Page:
The Museum of Contemporary Art turns 50 this year, and its cake takes the form of a major three-part exhibition titled “We Are Here.” Two of the three parts open in October, but the first part begins with the first person, with “I Am You” debuting this weekend. “I Am You” assembles works commenting on how you, I and we shape our environments, boldfacing names such as Jasper Johns, Francis Bacon and Rene Magritte. At the writhing center of “I Am You,” two dancers interrelate and osculate all day long, according to choreography designed by Tino Sehgal, in “Kiss.” Aug. 19-April 1. Free-$12. Museum of Contemporary Art, 220 E. Chicago Ave.

Although the prurience of centering a musical on a striptease artist pricks up plenty of ears, “Gypsy” has a lot of other things going for it beyond how Gypsy Rose Lee came to take her clothes off. For example, music by Jule Styne (the songwriter behind “Diamonds Are a Girl’s Best Friend” and “Let It Snow”), lyrics by Stephen Sondheim and the maddening and pitiful character of Rose, the love-hate stage mother who, by cultivation of approval-seeking, steers her daughter from being cherry-cheeked Louise toward Gypsy, spicing up the meaning of “Let Me Entertain You.” Music Theater Works’ production advertises itself as appropriate for children as young as 12, so you should read it for the articles anyway. Aug. 19-27. $17-$96. Cahn Auditorium, 600 Emerson St., Evanston.

Whoosh! It’s that time of year where conversations indoor and out pause for the wall-shaking sounds of aerobatics and formation flying. The Air and Water Show, one of the largest free spectator events in the country, with claimed attendance hovering around 2 million a year, this year whizzes with parachuters from the army and navy, the Blue Angels and, in a tandem skydive, inexplicably beloved retired Cubs backup catcher David Ross, who has gotten more attention than world champion White Sox catcher Chris Widger ever did. Other than Ross, who jumps Saturday, the program is identical on the two days. A great spot for watching is the new Shore Club at North Avenue Beach, practically in the cockpit of the show, which has an open bar and brunch for $125 general admission. Don’t forget earplugs. Aug. 19-20. 10 a.m.-3 p.m. Free. North Avenue Beach, 1600 N. Lake Shore Drive.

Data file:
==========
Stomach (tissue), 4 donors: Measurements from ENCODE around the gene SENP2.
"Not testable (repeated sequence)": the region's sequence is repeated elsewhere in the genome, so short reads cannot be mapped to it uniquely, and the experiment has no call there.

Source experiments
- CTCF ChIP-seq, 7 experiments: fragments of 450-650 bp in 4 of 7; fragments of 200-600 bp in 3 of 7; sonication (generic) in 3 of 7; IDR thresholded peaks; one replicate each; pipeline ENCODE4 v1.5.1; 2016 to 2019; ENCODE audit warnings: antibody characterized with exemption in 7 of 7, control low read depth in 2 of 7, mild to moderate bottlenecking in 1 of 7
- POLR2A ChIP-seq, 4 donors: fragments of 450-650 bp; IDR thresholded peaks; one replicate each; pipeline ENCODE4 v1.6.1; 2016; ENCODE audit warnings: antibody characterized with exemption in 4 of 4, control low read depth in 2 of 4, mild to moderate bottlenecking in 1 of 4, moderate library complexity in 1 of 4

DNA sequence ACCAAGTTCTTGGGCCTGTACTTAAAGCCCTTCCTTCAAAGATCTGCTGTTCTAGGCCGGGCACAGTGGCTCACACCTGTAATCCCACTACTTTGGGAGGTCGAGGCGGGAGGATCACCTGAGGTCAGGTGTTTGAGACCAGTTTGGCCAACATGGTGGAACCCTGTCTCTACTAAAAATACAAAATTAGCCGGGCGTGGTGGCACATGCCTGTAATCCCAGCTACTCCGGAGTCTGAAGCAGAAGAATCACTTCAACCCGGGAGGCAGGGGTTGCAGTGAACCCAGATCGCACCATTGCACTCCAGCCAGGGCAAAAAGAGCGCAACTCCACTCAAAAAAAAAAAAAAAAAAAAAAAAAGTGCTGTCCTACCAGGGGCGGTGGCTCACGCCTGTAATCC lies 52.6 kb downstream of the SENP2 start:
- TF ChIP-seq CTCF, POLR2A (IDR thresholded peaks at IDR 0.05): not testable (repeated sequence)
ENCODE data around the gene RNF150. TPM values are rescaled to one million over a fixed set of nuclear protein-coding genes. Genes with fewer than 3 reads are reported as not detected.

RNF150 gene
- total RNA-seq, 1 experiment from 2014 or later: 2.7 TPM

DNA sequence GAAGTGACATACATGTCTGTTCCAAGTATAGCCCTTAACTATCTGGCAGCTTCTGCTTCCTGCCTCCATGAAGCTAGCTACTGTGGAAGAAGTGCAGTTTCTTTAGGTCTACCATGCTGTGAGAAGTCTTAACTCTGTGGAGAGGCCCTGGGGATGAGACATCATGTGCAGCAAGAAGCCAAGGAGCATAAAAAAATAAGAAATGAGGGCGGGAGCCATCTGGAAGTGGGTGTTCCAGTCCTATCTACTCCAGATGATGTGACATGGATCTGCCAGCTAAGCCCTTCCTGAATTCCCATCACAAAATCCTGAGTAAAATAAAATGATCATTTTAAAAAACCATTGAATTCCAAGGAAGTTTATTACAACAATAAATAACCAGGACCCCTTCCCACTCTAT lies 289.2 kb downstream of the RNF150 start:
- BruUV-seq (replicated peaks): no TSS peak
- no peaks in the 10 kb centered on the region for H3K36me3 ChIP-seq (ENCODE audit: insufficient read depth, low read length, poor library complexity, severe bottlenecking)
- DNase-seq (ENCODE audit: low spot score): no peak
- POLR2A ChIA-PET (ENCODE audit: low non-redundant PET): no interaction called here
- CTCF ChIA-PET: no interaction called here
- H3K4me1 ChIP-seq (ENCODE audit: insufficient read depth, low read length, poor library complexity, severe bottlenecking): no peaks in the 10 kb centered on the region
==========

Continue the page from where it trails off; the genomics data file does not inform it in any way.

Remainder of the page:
The British writer Peter Morgan has put a great deal of creative energy into the crown, specifically to dramatizing the real life of Queen Elizabeth II. In addition to the Academy Award-winning “The Queen” and the still-reigning Netflix series “The Crown,” Morgan penned the play “The Audience,” about Elizabeth Regina’s meetings with 65 years of prime ministers, ranging from modern figures such as David Cameron and Gordon Brown back to Winston Churchill. (“Crown” lovers can revisit episode 7, based on the play, as a one-hour trailer.) TimeLine Theatre Company, international men and women of history, give the play, which has had audiences on Broadway and the West End, its Chicago premiere. Aug. 24-Nov. 12. $25-$54. TimeLine Theatre, 615 W. Wellington Ave.

The Museum of Contemporary Art’s theater gets a lot of use out of its stage, but less out of the seats. Recently, David Lang’s “The Whisper Opera” constructed its own few dozen seats sunk into a raised platform, and the six-hour confessional “Speak Bitterness” allowed audience members to come and go as they pleased. The latest seat-spurning infects the theater in the 2017-18 MCA Stage opener, “The Fever,” an audience-participatory improvisatory play about empathy between strangers, produced by the experimental-theater troupe 600 Highwaymen. The limited space for audience members to sit on stage means only 75 tickets will be sold to each of the six performances, which means over the show’s run there will be 150 fewer audience members than Highwaymen. Sep. 7-10. $10-$30. Museum of Contemporary Art, 220 E. Chicago Ave.

Event schedules and availability change; phone ahead. Send your weekend tips in an email (without attachments) with the date in the subject line to 10things@chicagobusiness.com. We’re sorry, but the volume of submissions makes it impossible for us to respond individually to emails.Would you like to be notified via email of our weekly “10 Things to Do” column? Click here to sign up.